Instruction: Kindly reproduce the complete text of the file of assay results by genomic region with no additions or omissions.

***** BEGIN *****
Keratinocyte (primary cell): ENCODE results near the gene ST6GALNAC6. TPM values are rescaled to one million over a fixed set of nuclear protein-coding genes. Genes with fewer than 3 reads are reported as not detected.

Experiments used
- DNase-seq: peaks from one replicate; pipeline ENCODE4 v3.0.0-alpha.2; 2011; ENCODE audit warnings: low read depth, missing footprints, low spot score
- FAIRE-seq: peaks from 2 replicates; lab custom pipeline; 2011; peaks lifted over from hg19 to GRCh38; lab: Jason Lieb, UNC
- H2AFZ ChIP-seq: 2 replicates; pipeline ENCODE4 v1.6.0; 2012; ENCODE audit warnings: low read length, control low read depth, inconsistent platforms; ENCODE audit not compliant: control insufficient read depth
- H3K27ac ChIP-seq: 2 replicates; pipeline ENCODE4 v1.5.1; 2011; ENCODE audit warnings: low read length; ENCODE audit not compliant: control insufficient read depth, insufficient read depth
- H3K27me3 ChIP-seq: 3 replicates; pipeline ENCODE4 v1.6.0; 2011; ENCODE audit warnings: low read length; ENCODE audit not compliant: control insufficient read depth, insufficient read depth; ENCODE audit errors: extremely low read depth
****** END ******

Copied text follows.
Keratinocyte (primary cell): ENCODE results near the gene ST6GALNAC6. TPM values are rescaled to one million over a fixed set of nuclear protein-coding genes. Genes with fewer than 3 reads are reported as not detected.

Experiments used
- DNase-seq: peaks from one replicate; pipeline ENCODE4 v3.0.0-alpha.2; 2011; ENCODE audit warnings: low read depth, missing footprints, low spot score
- FAIRE-seq: peaks from 2 replicates; lab custom pipeline; 2011; peaks lifted over from hg19 to GRCh38; lab: Jason Lieb, UNC
- H2AFZ ChIP-seq: 2 replicates; pipeline ENCODE4 v1.6.0; 2012; ENCODE audit warnings: low read length, control low read depth, inconsistent platforms; ENCODE audit not compliant: control insufficient read depth
- H3K27ac ChIP-seq: 2 replicates; pipeline ENCODE4 v1.5.1; 2011; ENCODE audit warnings: low read length; ENCODE audit not compliant: control insufficient read depth, insufficient read depth
- H3K27me3 ChIP-seq: 3 replicates; pipeline ENCODE4 v1.6.0; 2011; ENCODE audit warnings: low read length; ENCODE audit not compliant: control insufficient read depth, insufficient read depth; ENCODE audit errors: extremely low read depth